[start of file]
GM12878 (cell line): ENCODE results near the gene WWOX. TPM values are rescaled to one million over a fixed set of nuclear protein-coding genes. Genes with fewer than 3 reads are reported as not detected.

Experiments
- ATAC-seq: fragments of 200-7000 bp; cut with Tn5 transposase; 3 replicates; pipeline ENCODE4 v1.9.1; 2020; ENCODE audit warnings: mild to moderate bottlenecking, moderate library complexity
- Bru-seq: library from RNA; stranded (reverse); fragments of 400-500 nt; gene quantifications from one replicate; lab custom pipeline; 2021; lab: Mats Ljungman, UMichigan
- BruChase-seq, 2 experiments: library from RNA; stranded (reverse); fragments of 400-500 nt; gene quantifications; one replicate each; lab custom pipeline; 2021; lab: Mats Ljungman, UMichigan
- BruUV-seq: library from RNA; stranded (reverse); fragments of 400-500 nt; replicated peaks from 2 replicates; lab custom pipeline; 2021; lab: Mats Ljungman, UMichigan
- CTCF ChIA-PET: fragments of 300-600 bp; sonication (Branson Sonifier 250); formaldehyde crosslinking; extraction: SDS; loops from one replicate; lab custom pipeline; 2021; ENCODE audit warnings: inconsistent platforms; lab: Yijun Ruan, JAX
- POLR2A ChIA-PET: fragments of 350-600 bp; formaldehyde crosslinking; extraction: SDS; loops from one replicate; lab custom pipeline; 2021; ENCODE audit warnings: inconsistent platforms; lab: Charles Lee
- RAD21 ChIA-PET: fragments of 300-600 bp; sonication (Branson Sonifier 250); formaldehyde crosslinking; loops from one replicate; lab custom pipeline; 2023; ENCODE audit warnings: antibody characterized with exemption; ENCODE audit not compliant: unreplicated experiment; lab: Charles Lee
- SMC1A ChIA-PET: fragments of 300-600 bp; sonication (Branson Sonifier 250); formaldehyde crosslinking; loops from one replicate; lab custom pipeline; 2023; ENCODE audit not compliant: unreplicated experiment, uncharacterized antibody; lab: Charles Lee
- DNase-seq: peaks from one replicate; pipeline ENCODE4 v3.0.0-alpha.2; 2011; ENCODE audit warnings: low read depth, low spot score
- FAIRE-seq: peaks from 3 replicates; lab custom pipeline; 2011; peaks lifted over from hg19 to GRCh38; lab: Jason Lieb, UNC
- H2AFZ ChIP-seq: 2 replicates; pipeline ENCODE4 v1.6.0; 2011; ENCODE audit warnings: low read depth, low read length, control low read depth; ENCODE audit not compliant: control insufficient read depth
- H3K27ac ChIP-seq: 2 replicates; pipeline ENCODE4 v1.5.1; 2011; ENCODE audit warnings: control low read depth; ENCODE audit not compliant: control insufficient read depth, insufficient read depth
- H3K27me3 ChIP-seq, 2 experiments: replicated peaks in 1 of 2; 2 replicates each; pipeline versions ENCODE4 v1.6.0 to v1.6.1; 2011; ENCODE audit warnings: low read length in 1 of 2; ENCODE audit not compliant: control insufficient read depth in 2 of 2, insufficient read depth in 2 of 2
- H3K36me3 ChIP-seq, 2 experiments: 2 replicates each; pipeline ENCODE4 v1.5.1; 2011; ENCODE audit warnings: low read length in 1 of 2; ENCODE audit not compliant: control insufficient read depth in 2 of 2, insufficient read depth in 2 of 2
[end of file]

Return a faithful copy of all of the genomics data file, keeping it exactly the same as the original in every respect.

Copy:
GM12878 (cell line): ENCODE results near the gene WWOX. TPM values are rescaled to one million over a fixed set of nuclear protein-coding genes. Genes with fewer than 3 reads are reported as not detected.

Experiments
- ATAC-seq: fragments of 200-7000 bp; cut with Tn5 transposase; 3 replicates; pipeline ENCODE4 v1.9.1; 2020; ENCODE audit warnings: mild to moderate bottlenecking, moderate library complexity
- Bru-seq: library from RNA; stranded (reverse); fragments of 400-500 nt; gene quantifications from one replicate; lab custom pipeline; 2021; lab: Mats Ljungman, UMichigan
- BruChase-seq, 2 experiments: library from RNA; stranded (reverse); fragments of 400-500 nt; gene quantifications; one replicate each; lab custom pipeline; 2021; lab: Mats Ljungman, UMichigan
- BruUV-seq: library from RNA; stranded (reverse); fragments of 400-500 nt; replicated peaks from 2 replicates; lab custom pipeline; 2021; lab: Mats Ljungman, UMichigan
- CTCF ChIA-PET: fragments of 300-600 bp; sonication (Branson Sonifier 250); formaldehyde crosslinking; extraction: SDS; loops from one replicate; lab custom pipeline; 2021; ENCODE audit warnings: inconsistent platforms; lab: Yijun Ruan, JAX
- POLR2A ChIA-PET: fragments of 350-600 bp; formaldehyde crosslinking; extraction: SDS; loops from one replicate; lab custom pipeline; 2021; ENCODE audit warnings: inconsistent platforms; lab: Charles Lee
- RAD21 ChIA-PET: fragments of 300-600 bp; sonication (Branson Sonifier 250); formaldehyde crosslinking; loops from one replicate; lab custom pipeline; 2023; ENCODE audit warnings: antibody characterized with exemption; ENCODE audit not compliant: unreplicated experiment; lab: Charles Lee
- SMC1A ChIA-PET: fragments of 300-600 bp; sonication (Branson Sonifier 250); formaldehyde crosslinking; loops from one replicate; lab custom pipeline; 2023; ENCODE audit not compliant: unreplicated experiment, uncharacterized antibody; lab: Charles Lee
- DNase-seq: peaks from one replicate; pipeline ENCODE4 v3.0.0-alpha.2; 2011; ENCODE audit warnings: low read depth, low spot score
- FAIRE-seq: peaks from 3 replicates; lab custom pipeline; 2011; peaks lifted over from hg19 to GRCh38; lab: Jason Lieb, UNC
- H2AFZ ChIP-seq: 2 replicates; pipeline ENCODE4 v1.6.0; 2011; ENCODE audit warnings: low read depth, low read length, control low read depth; ENCODE audit not compliant: control insufficient read depth
- H3K27ac ChIP-seq: 2 replicates; pipeline ENCODE4 v1.5.1; 2011; ENCODE audit warnings: control low read depth; ENCODE audit not compliant: control insufficient read depth, insufficient read depth
- H3K27me3 ChIP-seq, 2 experiments: replicated peaks in 1 of 2; 2 replicates each; pipeline versions ENCODE4 v1.6.0 to v1.6.1; 2011; ENCODE audit warnings: low read length in 1 of 2; ENCODE audit not compliant: control insufficient read depth in 2 of 2, insufficient read depth in 2 of 2
- H3K36me3 ChIP-seq, 2 experiments: 2 replicates each; pipeline ENCODE4 v1.5.1; 2011; ENCODE audit warnings: low read length in 1 of 2; ENCODE audit not compliant: control insufficient read depth in 2 of 2, insufficient read depth in 2 of 2